Protests are taking place across the country today at the offices of the U.S. Army Corps of Engineers as activists seek to convince the agency to reject the Dakota Access Pipeline. Late last night, the Corps announced that it was still consulting with the Standing Rock Sioux Tribe about the pipeline and its route, and that while it did so, construction near or under the Missouri River was explicitly not allowed.
Among the tens of thousands of people who have joined this now historic struggle to protect the water and land of the Sioux is one young woman I met in North Dakota on Nov. 5 at Oceti Sakowin, the main camp of the self-described “water protectors.” In our talk, she revealed deep convictions and sacrifices that she has made as part of this effort, which she is in for the long haul. I found her story emblematic of the larger movement, and instructive as to why it has had such remarkable reach and staying power.
Rana is a diminutive 26-year-old from Chicago, with brown skin, brown hair, and gentle yet wary brown eyes. She is a descendent of the P’urhépecha indigenous people of Mexico. When we met, she was trying (unsuccessfully) to retrieve items taken by police during a now-infamous Oct. 27 raid that resulted in the forcible removal of the water protector camp that had been located directly on top of the Dakota Access Pipeline route.
Several days after the raid, police used a large dump truck to deposit hundreds of confiscated tents, sleeping bags, and personal items into a giant pile on the side of the road south of camp. Many people, including Rana, reported that belongings had been urinated on, and some said they even saw human feces. Many of the returned items were subsequently burned.
When we talk, Rana is nervous. She is new to activism and has never been interviewed before. She’s worried that she’ll be inarticulate and “sound like a dunce,” but even more fearful for her safety. She remains on the frontlines in North Dakota and does not want either her last name or photo published. (Police have been rumored to target those identified in the press). Grist independently confirmed her identity. This interview with her has been edited for length.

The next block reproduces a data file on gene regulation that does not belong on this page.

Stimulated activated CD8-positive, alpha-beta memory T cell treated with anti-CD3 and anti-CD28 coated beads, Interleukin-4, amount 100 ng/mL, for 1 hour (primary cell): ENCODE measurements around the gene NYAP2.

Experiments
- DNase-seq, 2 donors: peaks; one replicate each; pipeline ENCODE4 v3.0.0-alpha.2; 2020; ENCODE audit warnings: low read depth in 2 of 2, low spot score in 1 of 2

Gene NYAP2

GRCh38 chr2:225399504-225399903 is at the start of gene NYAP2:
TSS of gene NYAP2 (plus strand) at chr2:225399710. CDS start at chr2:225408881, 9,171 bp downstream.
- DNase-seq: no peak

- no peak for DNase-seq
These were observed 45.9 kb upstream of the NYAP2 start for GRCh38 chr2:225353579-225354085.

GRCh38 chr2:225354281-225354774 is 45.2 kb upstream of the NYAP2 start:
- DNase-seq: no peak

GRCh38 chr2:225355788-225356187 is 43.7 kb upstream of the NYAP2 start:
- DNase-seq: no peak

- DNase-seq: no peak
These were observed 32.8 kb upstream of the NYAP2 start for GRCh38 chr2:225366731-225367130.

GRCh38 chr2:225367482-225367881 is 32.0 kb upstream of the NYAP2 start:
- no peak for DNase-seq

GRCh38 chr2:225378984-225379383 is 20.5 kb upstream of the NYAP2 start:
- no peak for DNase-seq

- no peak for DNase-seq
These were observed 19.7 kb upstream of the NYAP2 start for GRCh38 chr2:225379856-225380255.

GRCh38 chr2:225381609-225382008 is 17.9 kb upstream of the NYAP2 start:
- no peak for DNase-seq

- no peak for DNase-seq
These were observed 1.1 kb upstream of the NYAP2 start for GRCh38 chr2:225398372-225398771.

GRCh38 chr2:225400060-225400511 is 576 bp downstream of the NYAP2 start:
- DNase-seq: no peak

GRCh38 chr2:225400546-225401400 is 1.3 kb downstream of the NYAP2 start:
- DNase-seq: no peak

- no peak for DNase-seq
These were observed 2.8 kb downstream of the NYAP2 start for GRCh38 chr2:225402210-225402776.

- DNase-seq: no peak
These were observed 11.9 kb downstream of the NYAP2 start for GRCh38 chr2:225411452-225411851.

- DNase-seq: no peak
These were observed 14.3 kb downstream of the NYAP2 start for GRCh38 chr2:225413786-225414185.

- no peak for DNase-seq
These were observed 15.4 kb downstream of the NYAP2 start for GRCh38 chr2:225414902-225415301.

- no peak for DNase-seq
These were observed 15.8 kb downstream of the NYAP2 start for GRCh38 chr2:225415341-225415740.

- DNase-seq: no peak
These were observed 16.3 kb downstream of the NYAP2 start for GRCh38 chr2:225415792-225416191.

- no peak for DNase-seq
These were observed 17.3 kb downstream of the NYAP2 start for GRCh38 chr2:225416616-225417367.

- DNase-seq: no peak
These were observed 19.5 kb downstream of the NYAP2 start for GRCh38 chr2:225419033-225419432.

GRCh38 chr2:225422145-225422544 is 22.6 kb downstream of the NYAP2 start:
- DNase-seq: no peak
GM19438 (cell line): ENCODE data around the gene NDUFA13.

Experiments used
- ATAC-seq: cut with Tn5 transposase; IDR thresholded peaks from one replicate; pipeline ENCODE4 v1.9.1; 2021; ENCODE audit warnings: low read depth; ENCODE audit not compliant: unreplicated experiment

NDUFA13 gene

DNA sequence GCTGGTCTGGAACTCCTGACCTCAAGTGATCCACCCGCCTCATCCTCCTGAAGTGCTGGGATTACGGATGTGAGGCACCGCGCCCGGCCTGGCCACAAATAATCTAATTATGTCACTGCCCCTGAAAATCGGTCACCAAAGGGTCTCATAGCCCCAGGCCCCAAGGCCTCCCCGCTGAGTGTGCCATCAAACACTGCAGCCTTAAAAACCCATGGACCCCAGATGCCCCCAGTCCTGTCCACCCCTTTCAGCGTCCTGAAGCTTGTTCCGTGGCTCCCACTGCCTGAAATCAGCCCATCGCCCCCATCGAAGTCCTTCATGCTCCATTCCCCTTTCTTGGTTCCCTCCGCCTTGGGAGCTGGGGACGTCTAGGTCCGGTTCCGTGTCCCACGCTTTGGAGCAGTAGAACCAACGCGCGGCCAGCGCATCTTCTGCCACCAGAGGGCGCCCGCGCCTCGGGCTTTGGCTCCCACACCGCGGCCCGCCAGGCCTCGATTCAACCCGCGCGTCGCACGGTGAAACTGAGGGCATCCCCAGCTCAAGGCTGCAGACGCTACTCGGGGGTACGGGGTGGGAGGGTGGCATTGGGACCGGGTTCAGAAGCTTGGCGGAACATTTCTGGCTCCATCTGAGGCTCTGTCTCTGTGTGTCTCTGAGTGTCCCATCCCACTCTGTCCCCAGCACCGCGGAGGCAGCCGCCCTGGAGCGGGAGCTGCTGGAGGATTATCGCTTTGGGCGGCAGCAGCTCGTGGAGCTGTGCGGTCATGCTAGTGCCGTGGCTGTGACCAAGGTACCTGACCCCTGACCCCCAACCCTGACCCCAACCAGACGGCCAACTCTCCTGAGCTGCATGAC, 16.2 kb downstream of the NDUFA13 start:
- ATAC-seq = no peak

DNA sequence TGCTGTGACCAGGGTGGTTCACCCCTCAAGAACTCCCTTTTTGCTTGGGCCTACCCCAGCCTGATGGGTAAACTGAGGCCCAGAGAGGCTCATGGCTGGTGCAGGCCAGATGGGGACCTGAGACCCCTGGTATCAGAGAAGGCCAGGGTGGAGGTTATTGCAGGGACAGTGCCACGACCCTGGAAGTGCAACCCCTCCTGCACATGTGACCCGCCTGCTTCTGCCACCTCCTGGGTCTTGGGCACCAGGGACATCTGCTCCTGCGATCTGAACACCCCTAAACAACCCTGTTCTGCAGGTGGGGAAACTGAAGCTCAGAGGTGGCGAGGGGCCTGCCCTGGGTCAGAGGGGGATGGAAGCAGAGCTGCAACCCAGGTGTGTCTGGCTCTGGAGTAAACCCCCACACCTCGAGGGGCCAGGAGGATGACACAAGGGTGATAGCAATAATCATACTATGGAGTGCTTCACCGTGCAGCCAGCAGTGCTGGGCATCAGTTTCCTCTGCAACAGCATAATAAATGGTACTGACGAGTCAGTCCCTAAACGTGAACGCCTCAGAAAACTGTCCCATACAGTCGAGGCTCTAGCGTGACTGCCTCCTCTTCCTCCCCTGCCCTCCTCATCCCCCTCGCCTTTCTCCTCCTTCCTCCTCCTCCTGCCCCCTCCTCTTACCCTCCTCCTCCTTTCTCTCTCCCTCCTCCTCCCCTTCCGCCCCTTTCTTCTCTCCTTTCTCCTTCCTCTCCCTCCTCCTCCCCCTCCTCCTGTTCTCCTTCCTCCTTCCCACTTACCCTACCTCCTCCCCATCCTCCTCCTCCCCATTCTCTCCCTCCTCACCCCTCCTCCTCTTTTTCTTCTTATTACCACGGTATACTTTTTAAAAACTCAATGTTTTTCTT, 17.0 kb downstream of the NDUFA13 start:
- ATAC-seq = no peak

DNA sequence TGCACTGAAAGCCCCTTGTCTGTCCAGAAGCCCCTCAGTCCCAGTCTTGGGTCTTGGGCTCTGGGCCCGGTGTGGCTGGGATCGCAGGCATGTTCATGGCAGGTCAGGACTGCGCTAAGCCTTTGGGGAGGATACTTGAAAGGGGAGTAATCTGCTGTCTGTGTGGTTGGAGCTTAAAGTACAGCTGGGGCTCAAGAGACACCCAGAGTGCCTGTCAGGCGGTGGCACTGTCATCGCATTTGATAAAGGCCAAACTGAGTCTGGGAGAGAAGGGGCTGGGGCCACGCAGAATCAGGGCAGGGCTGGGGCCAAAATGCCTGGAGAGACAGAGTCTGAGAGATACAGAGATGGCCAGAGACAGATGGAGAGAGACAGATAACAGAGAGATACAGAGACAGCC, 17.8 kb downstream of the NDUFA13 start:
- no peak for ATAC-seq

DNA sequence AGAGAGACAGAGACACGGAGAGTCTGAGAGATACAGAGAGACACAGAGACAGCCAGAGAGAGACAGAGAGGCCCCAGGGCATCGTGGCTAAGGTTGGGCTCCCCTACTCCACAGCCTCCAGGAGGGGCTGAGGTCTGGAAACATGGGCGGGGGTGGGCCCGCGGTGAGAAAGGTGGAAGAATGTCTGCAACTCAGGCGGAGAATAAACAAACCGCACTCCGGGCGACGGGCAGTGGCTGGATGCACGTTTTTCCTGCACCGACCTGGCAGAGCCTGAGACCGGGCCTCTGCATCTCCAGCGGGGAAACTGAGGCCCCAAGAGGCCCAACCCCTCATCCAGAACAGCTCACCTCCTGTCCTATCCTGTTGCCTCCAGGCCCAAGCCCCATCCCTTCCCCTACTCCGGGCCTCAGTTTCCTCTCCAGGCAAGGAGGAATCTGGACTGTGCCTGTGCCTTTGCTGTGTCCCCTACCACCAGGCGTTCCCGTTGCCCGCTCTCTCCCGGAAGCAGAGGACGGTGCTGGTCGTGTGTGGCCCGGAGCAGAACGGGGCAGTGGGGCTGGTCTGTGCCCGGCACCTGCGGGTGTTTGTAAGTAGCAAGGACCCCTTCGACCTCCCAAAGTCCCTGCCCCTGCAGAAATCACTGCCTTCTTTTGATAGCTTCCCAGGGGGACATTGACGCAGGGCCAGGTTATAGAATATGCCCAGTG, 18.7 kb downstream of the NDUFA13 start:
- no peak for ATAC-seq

On Sept. 3, Dakota Access began to bulldoze an area that the Standing Rock Sioux Tribe identified as a sacred burial ground of cultural and spiritual significance. Private security guards used dogs and pepper spray in a violent confrontation with water protectors captured by Democracy Now!
After the skirmish, a small group returned to the area to establish a makeshift camp on either side of Highway 1806, directly on land Dakota Access was preparing to excavate. Dubbed “Sacred Ground Camp” (also referred to as “Front-Line” or “Treaty Camp”), Rana had been there for over two weeks when a larger group of water protectors arrived. Four days later, on Oct. 27, a militarized police force raided and eviscerated the camp.*
Q. What motivated you to be a part of this and to be at the riskiest location?
A. This pipeline stops in Illinois, which is my home. It’s an issue that we have in our backyard as well. I don’t think that a lot of people really grasp that concept. It’s the water that we shower with, that we brew our coffee with, that we brush our teeth with, that we cook with — everything that’s at stake.
Also, the fact that this is an indigenous-led movement, and I myself am indigenous.
Water is our first medicine. It should never be at stake, never be tampered with. When we carry our children in our wombs, they are protected by water, so water is life. You have these greedy corporations who will do anything to protect their money and oil, so when you have all that invested against you, we have to come out and help the earth as water protectors.
Q. What was the day of the Oct. 27 raid like for you?